Workweek woes: Web conference fatigue
My biggest “aha” moment over the past month came to me when trying to pinpoint why I was feeling so tired. I have been getting plenty of sleep, taking time for exercise every day, eating (relatively) well, and practicing my usual self-care (mostly reading books that don’t require much brain power and playing with my dogs). I’m doing everything “right” – and I am used to working from home, so I know for me this isn’t about not seeing folks in the office every day.
I often find my days jampacked with meetings. This is not abnormal for me, in fact for the last two years I’ve wised up and blocked portions of time each week to think, plan, and get work done. But something was different. I started to pay attention to my daily work routine to pinpoint why I was feeling so drained when, fundamentally, not much has changed for me.
Now, I am almost embarrassed at how simple the answer is. In the past I may have had days chock full of meetings but there were often gaps between them because the other attendees needed time to move from one meeting room to another, grab a quick cup of coffee between meetings, etc. Often times I would be the only one dialing in to a meeting, so sometimes the virtual meeting room wouldn’t be opened until a few minutes after the hour while the other attendees were arriving to the physical meeting room and getting settled.
Although the calendar showed back-to-back meetings, it was unusual for me to have a 3-5 hour stretch of time without a few minutes to reset my brain in between. Now that the bulk of my teammates are working from home, moving between meetings just means disconnecting from one Webex or Slack call and clicking into the next. There isn’t any mental breathing room built in between calls, and it is taking a toll.
Additionally, with everyone dialling in remotely it takes a lot more effort to maintain the pace of a meeting. There is often a very small delay (less than a second I am sure) when using a voice/video conference tool. That makes it more difficult to get into the rhythm of the meeting. Add in the usual suspects of people forgetting to mute (or unmute) their microphones, echoes and other audio malfunctions, freezing video screens, and other common maladies and it becomes obvious to me why it is so exhausting to participate in web conference calls all day.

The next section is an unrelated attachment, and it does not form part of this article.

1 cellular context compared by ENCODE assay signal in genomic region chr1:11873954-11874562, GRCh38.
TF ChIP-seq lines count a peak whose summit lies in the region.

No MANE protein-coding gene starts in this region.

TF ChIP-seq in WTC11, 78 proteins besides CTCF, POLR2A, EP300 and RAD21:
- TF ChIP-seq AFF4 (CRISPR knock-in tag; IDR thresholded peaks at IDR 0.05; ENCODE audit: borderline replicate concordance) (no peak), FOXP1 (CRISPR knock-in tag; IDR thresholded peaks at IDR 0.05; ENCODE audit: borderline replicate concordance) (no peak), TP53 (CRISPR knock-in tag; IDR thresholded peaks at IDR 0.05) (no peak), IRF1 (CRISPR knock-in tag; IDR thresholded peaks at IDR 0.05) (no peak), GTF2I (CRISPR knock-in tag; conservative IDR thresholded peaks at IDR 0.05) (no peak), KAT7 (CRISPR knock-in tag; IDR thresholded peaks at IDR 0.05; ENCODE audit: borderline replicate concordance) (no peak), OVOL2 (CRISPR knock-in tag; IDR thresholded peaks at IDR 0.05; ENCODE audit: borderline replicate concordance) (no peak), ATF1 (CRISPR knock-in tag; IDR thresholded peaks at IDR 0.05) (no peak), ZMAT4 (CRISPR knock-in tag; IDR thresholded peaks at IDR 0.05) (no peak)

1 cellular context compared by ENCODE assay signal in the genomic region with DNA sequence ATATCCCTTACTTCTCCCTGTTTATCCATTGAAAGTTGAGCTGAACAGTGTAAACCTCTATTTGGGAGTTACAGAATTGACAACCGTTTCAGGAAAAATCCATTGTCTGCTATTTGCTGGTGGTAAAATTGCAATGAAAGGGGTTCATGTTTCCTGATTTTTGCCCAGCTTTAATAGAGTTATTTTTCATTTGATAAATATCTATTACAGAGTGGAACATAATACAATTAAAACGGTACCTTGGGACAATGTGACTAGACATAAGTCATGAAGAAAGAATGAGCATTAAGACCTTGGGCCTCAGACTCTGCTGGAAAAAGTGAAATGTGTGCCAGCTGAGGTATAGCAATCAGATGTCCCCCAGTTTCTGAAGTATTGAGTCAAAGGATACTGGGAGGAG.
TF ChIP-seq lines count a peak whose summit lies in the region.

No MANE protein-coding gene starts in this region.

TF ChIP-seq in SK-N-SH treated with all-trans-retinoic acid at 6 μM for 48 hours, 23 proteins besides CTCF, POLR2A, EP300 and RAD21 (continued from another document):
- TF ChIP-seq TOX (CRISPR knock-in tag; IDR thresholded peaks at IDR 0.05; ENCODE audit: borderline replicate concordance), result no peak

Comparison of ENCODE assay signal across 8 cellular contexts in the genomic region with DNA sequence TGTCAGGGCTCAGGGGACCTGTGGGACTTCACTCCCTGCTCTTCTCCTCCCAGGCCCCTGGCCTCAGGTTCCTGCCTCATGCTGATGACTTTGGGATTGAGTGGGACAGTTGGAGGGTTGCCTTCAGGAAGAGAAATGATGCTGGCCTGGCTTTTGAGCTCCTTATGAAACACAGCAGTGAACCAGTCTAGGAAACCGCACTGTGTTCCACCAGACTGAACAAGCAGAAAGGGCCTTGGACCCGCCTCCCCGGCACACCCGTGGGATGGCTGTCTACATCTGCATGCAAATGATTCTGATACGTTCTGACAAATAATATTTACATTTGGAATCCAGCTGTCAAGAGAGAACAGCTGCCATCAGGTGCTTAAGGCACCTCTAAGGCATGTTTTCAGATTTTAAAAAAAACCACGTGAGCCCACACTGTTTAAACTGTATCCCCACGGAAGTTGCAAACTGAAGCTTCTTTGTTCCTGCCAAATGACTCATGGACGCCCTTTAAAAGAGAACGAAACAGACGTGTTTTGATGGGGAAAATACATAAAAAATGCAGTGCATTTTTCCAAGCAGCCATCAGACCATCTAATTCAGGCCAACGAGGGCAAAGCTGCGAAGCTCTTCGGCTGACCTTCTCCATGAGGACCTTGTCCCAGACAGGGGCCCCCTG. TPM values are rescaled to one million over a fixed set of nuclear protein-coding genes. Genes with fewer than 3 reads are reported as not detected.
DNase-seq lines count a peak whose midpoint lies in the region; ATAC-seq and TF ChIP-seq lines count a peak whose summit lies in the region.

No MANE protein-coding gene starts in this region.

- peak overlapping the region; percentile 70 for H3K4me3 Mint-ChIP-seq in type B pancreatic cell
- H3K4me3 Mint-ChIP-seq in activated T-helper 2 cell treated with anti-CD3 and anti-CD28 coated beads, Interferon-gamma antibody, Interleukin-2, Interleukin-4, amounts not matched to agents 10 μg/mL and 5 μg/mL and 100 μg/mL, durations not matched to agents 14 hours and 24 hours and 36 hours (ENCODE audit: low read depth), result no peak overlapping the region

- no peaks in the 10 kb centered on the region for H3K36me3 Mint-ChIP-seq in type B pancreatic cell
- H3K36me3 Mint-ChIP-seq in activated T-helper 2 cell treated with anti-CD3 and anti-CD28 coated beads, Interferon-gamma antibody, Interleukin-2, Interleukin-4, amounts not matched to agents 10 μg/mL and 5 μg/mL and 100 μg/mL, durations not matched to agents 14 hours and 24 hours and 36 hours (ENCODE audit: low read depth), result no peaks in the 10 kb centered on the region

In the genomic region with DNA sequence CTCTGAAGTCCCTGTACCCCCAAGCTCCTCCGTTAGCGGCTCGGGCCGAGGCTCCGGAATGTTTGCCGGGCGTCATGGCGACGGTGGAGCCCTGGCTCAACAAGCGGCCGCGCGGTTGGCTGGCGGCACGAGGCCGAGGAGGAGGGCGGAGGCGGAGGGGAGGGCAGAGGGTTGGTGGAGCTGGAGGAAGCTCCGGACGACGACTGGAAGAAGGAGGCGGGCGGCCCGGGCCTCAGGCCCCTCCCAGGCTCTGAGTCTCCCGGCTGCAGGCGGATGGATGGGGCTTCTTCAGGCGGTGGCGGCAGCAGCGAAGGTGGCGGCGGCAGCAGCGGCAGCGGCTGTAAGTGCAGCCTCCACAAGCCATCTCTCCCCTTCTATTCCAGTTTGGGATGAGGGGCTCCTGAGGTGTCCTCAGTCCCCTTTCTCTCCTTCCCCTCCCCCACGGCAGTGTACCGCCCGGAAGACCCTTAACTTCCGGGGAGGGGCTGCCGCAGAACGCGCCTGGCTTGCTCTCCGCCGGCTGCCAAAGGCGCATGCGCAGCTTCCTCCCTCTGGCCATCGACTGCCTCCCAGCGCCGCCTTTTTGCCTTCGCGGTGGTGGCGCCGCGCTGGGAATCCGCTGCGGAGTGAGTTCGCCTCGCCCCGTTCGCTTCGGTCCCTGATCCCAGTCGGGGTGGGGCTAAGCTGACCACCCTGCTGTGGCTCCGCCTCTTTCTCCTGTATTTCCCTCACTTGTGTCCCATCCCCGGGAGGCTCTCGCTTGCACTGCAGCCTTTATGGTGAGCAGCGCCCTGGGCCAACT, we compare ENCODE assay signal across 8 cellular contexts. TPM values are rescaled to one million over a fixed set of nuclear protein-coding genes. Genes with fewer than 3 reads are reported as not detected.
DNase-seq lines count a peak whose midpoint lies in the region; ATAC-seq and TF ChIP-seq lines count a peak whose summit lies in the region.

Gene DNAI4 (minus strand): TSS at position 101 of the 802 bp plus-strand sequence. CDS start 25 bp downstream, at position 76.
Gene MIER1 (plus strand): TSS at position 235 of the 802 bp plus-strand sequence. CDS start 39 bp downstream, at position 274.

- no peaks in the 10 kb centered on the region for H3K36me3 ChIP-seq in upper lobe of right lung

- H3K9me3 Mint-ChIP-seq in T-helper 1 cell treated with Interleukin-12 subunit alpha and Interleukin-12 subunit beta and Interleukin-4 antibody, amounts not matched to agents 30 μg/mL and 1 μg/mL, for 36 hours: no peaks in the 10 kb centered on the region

Once I realized why I was struggling so much, I made a few small changes to my routine. First, after every call I disconnect, review my notes from the meeting I just completed, indicate any actions or items for follow-up, and mentally “close” that meeting from my brain. Then I close my eyes (or get up to look out the window) and take four deep breaths. I think about how I am feeling physically (when was the last time I stood up to move around), mentally, and emotionally. Total time elapsed since I disconnected the call is approximately 1-2 minutes. Depending on what comes up next in my schedule I might choose to dial in from my phone (rather than my computer’s built in audio) so I can walk around a bit while on my next call.
I also have started adding 5 to 15 minute blocks to my calendar to have a transition period on particularly full days. I do my best to honour that time and don’t use it to make other calls. At the start of each week I will review my calendar and if any days look particularly full, I might reschedule some meetings to build in a buffer for my own sanity. I like to think others who are frequent-fliers on meetings with me appreciate this gesture as much as I do. And I’m making a point to get fresh air at every opportunity without a screen in front of my face or my earbuds in. Today I ate my lunch in the sunshine and didn’t multi-task while eating. It was absolutely the reset my brain needed to come back refreshed for a full afternoon.
Preparing for an outbreak
Being prepared isn't a fad...it's a lifestyleI get teased… a lot. My career has been in Continuity Management and Risk Management but it isn’t just what I do, it’s who I am! I get very passionate and excited when I talk about planning strategies, discussing what could go wrong and how to make the best of a bad situation.Read More